Community Policing/Code Enforcement -- The Community Police Unit is involved in problem solving efforts on a daily basis, including organizing neighborhood watch groups and participating in neighborhood clean-ups. The Unit works with other police departments, public and private service agencies, and other governmental entities to combat crime, the fear of crime, youth violence, youth unemployment, and neighborhood and community decay. Officers attend neighborhood watch meetings, business group meetings, meet with citizen activists and church leaders, and respond to criminal complaints and through enhancement of code enforcement training and implemented Project Solve, a program designed for juvenile offenders to help create different avenues of opportunities for troubled youth. In conjunction with St. Joseph Neighborhood Watch Group, officers developed a new "Citizens Patrol" function to respond with efficiency to neighborhood problems. Mayor Marinovich and the City Council awarded $25,000 in Community Grant Funds to help 34 groups purchase neighborhood watch signs, clean-up materials, computer software and beautification materials to restore neighborhoods. Community Police Officers responded to 15,618 calls for service and made 3,055 personal contacts/meetings last year.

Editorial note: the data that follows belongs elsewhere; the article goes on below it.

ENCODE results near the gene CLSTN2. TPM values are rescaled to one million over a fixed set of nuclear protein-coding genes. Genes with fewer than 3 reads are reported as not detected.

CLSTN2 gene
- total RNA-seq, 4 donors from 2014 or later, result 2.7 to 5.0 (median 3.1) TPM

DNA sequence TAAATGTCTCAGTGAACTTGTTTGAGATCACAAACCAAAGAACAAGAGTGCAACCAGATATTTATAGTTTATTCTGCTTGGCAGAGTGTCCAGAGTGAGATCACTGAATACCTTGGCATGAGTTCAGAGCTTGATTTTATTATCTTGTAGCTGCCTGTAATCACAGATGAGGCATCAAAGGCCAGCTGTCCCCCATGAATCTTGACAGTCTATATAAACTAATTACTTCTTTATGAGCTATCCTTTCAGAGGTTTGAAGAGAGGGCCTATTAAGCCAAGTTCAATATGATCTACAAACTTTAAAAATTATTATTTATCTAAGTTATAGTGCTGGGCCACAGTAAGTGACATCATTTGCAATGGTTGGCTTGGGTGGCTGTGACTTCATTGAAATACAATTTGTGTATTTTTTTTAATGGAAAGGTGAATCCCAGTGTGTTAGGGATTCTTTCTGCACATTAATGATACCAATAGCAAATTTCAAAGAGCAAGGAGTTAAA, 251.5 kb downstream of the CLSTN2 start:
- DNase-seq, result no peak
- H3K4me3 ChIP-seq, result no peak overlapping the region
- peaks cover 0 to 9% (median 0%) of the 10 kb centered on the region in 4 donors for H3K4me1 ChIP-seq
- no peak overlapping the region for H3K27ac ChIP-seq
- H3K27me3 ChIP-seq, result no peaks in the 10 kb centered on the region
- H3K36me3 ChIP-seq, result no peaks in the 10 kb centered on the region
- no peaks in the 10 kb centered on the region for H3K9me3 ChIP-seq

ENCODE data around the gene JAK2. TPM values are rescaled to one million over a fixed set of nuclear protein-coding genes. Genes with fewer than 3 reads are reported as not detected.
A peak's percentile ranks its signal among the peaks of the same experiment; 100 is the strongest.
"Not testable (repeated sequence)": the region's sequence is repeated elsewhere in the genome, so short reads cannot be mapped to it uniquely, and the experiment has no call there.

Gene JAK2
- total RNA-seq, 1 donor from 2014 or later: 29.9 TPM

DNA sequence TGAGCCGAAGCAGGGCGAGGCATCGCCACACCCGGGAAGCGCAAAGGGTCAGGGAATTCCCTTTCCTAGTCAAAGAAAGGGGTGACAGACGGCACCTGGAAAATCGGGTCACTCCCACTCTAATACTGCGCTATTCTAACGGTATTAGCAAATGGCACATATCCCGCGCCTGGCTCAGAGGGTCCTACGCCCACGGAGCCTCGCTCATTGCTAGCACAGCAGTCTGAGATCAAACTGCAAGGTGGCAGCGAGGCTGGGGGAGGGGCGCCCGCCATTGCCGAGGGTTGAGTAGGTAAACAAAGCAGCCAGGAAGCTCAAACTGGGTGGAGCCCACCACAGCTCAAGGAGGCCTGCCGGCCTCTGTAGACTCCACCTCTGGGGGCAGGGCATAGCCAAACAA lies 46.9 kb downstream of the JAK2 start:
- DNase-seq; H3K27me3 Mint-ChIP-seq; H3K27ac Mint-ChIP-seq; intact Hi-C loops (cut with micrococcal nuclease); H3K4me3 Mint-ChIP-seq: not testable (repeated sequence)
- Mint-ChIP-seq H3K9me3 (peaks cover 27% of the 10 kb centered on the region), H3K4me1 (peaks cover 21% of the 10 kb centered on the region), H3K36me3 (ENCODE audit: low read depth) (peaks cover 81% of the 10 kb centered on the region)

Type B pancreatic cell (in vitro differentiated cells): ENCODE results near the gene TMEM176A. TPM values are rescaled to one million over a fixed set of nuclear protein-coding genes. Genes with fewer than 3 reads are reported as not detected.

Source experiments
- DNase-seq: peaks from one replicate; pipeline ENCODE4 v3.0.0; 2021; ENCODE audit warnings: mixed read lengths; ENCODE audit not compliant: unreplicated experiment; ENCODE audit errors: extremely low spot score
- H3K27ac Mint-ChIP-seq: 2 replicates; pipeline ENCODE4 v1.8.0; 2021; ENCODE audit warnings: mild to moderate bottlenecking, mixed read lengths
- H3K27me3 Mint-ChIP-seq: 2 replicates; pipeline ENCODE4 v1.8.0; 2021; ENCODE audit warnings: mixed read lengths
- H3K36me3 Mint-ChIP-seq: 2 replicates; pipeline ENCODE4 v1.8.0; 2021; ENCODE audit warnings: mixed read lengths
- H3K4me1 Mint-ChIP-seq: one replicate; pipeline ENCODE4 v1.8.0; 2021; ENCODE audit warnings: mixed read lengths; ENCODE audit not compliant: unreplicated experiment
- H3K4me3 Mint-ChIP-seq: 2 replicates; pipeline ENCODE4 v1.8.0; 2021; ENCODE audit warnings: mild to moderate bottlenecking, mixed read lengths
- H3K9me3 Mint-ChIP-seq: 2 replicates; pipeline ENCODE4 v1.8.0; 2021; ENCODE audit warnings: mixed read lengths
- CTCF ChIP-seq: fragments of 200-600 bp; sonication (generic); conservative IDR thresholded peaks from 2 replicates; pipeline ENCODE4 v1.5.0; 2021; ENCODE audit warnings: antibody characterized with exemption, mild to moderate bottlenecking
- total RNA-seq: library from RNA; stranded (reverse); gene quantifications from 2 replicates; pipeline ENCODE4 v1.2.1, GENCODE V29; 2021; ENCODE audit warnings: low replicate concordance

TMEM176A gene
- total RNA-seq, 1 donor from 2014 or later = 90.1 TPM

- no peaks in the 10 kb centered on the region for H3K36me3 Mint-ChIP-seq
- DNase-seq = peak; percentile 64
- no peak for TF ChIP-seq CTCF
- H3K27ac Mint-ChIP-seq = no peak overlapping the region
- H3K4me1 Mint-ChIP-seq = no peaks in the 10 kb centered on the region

Code Blitz Teams -- Designed to build a working relationship between City codes inspectors and active neighborhood groups or organizations, the Blitz Teams have empowered able-bodied residents to fix up and clean up their properties. Neighborhood groups provide volunteers to help codes enforcement inspectors check target areas for property maintenance violations. The results include over 1,400 environmental violations, 250 structural violations and over 60 percent compliance before Court action.